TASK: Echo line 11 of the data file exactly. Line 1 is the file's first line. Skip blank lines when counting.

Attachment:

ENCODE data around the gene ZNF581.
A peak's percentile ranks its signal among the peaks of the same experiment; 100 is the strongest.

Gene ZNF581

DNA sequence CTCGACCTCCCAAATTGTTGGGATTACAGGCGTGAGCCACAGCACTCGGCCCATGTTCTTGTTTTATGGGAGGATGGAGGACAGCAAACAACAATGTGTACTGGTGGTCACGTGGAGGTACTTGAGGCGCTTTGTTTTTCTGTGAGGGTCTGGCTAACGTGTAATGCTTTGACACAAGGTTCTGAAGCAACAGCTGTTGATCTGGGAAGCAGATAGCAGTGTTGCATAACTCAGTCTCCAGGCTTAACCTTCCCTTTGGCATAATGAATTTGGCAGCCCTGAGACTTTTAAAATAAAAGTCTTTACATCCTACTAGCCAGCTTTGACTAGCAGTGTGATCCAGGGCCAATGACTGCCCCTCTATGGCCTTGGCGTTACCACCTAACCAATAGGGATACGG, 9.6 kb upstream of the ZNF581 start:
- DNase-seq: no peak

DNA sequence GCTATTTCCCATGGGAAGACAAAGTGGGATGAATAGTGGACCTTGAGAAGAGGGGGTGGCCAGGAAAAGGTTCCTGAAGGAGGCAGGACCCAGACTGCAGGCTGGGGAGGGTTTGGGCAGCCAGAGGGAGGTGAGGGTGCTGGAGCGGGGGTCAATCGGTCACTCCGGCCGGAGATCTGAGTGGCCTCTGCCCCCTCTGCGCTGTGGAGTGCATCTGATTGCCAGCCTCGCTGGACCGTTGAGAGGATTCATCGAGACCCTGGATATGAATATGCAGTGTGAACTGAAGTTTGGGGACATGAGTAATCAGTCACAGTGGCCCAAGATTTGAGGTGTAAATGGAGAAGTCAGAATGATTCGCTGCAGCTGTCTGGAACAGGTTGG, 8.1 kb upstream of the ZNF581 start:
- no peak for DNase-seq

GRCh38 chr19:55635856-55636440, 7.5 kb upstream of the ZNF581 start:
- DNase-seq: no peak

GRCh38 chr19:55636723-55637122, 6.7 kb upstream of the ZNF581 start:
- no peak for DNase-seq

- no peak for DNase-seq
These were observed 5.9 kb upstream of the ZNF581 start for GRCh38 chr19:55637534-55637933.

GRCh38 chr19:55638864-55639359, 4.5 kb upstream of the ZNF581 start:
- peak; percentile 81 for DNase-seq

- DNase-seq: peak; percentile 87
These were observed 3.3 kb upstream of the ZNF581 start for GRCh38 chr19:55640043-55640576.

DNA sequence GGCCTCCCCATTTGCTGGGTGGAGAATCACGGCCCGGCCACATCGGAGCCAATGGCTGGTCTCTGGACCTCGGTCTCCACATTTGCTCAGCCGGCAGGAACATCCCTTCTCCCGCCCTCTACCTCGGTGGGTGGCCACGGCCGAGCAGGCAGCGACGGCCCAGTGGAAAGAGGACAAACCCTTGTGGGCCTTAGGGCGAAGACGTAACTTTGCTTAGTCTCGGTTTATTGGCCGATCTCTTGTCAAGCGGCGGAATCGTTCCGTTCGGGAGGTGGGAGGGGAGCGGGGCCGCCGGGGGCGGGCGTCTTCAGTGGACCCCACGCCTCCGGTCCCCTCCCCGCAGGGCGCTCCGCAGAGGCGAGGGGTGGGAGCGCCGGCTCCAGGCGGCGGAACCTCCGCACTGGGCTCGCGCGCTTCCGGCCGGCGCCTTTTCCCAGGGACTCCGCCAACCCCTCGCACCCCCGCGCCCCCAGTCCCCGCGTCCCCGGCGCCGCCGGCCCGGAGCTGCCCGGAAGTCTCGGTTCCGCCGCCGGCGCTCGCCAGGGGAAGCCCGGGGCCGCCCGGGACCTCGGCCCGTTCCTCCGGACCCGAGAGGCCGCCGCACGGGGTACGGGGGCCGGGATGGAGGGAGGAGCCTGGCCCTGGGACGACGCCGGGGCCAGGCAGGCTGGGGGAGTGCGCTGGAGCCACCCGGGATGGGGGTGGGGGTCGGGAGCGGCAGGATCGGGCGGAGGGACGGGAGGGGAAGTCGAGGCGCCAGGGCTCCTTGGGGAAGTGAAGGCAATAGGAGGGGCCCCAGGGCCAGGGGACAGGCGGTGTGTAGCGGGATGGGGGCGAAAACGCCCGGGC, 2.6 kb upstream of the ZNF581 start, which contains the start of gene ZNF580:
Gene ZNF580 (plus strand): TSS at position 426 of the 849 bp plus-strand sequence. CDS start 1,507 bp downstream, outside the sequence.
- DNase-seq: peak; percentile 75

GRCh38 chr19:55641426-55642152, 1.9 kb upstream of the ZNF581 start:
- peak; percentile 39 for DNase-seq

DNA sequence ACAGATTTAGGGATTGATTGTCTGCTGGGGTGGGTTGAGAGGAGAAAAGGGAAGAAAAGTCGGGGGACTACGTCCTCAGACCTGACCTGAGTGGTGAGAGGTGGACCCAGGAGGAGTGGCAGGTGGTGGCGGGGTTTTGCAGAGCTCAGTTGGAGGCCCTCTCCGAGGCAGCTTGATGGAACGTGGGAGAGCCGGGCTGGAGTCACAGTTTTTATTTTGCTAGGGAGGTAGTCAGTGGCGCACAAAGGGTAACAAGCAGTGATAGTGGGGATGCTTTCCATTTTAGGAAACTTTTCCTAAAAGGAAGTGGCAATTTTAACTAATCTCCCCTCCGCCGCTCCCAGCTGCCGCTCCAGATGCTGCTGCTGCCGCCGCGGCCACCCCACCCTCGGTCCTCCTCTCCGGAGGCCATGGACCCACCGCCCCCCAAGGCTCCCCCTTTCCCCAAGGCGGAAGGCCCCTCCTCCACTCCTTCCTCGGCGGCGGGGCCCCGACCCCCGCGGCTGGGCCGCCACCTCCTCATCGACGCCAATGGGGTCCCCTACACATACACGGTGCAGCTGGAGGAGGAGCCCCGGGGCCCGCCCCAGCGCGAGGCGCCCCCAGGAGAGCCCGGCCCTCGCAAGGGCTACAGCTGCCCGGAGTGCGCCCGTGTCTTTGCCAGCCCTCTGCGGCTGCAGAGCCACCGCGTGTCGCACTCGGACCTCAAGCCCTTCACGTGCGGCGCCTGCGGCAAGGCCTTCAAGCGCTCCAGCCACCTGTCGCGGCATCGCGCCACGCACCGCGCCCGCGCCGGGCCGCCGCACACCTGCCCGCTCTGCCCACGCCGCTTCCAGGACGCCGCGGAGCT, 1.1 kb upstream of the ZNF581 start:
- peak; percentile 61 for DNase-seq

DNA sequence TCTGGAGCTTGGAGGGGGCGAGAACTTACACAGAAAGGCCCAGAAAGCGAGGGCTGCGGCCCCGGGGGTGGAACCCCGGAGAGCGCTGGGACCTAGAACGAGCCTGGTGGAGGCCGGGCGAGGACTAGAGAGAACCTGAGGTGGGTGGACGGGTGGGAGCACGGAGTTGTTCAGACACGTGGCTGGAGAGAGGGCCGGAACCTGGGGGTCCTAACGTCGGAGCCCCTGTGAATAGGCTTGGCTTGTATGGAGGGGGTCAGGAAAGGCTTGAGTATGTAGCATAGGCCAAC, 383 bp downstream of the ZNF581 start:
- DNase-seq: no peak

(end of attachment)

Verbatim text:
- no peak for DNase-seq